Dictionary of National Biography, 1885-1900/Ainslie, Whitelaw

AINSLIE, WHITELAW (fl. 1788–1835), surgeon and writer on materia medica, was nominated assistant surgeon in the East India Company's service on 17 June 1788, and on his arrival in India was appointed garrison surgeon of Chingleput. On 17 Oct. 1794 he was promoted to the grade of surgeon, having been two years previously transferred to Ganjam. In 1810 he was appointed superintending surgeon, the court of directors having approved his motives in drawing up a scheme to improve the health of the troops in India, whilst rejecting the plan proposed. He was named superintending surgeon of the southern division of the army (Madras) in 1814, and two years later the sum of six hundred guineas was awarded to him as a mark of the estimation in which his services were held by the court of directors. In 1815 he resigned, having served twenty-seven years apparently without any furlough, and returned to England in the autumn of that year. During his residence in India he seems to have published the joint report mentioned below, a ‘Treatise upon Edible Vegetables,’ and the ‘Materia Medica of Hindostan.’ After his return he occupied himself by launching out into different branches of literature, as shown by the appended list of works. In 1835 he refers to himself as being in the ‘vale of years,’ the book being dedicated to his wife.

He published the following works:

  1. ‘Materia Medica of Hindostan,’ Madras, 1813, 4to.
  2. ‘Materia Indica; or Some Account of those Articles which are employed by the Hindoos and other Eastern Nations in their Medicine, Arts, and Agriculture,’ by Whitelaw Ainslie, M.D., M.R.A.S., London, 1826, 2 vols. 8vo. (This is an amended edition of the foregoing.)
  3. ‘Clemenza, or the Tuscan Orphan; a tragic drama in five acts, Bath, 1822, 8vo; 2nd edition, 1823.
  4. ‘Observations on the Cholera Morbus of India.’ London, 1825, 8vo. (A rejoinder to this tract was published by James Morison, the hygeist, in the same year.)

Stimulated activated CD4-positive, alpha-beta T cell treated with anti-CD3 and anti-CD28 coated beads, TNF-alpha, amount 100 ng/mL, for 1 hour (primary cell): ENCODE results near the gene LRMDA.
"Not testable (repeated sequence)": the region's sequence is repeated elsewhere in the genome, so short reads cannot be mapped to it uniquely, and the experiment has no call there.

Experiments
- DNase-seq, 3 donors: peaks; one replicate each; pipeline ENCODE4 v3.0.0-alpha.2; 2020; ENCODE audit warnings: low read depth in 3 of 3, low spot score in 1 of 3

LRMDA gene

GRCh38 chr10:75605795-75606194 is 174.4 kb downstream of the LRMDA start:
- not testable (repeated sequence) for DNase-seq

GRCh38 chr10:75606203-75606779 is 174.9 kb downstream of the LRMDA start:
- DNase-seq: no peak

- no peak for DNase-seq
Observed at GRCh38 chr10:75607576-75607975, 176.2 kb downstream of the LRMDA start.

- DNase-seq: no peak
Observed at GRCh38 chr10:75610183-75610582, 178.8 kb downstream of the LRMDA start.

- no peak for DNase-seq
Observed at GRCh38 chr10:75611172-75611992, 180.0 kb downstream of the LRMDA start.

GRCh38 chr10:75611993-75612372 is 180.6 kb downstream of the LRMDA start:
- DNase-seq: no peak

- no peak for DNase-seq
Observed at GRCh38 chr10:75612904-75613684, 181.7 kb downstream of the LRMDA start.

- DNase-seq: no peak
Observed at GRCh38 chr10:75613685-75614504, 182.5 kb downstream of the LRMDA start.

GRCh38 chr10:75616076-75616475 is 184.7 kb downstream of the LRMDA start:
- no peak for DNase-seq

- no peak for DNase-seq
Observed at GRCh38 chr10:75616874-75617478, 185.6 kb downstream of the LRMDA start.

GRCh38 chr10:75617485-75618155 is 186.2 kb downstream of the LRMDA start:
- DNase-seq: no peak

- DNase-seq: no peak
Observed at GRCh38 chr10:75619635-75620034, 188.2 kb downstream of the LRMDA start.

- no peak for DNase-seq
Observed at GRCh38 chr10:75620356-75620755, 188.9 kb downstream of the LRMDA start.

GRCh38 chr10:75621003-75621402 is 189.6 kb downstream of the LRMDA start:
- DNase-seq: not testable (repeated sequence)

5. ‘Medical Observations,’ forming pp. 353–367 of vol. iii. of Murray's ‘Historical and Descriptive Account of British India,’ 1832, 8vo (vols. vi.–viii. Edinburgh Cabinet Library); new edition in 1844.
  6. ‘An Historical Sketch of the Introduction of Christianity into India,’ Edinburgh, 1835, 8vo.
  7. (In conjunction with A. Smith and M. Christy) ‘Report on the Causes of the Epidemical Fever which prevailed in the Provinces of Coimbatore, Madeira, Dinigal, and Tinivelly, in 1809–10–11,’ London, 1816, 8vo.

[MS. Records, India Office.]

B. D. J.

Dictionary of National Biography, Errata (1904), p.4
N.B.— f.e. stands for from end and l.l. for last line

Page Col. Line  
190 ii 24-5 Ainslie, Whitelaw:for Whitelaw (fl. 1788-1835) read Sir Whitelaw (1767-1837)
26 before was insert was brother of Robert Ainslie (1766-1838, q. v.]. Born on 17 Feb. 1767 at Dunse, Berwickshire, he
6f.e. after wife insert He was knighted 10 June 1835, and died 29 April 1837. He married a daughter of Col. James Cuninghame, of Balbougie, Fifeshire. His widow died 17 March 1840, leaving an only child, Jane Catherine, who married James C. Grant-Duff. Ainslie Douglas Grant-Duff, the second son of this marriage, assumed, in 1866, the surname of Ainslie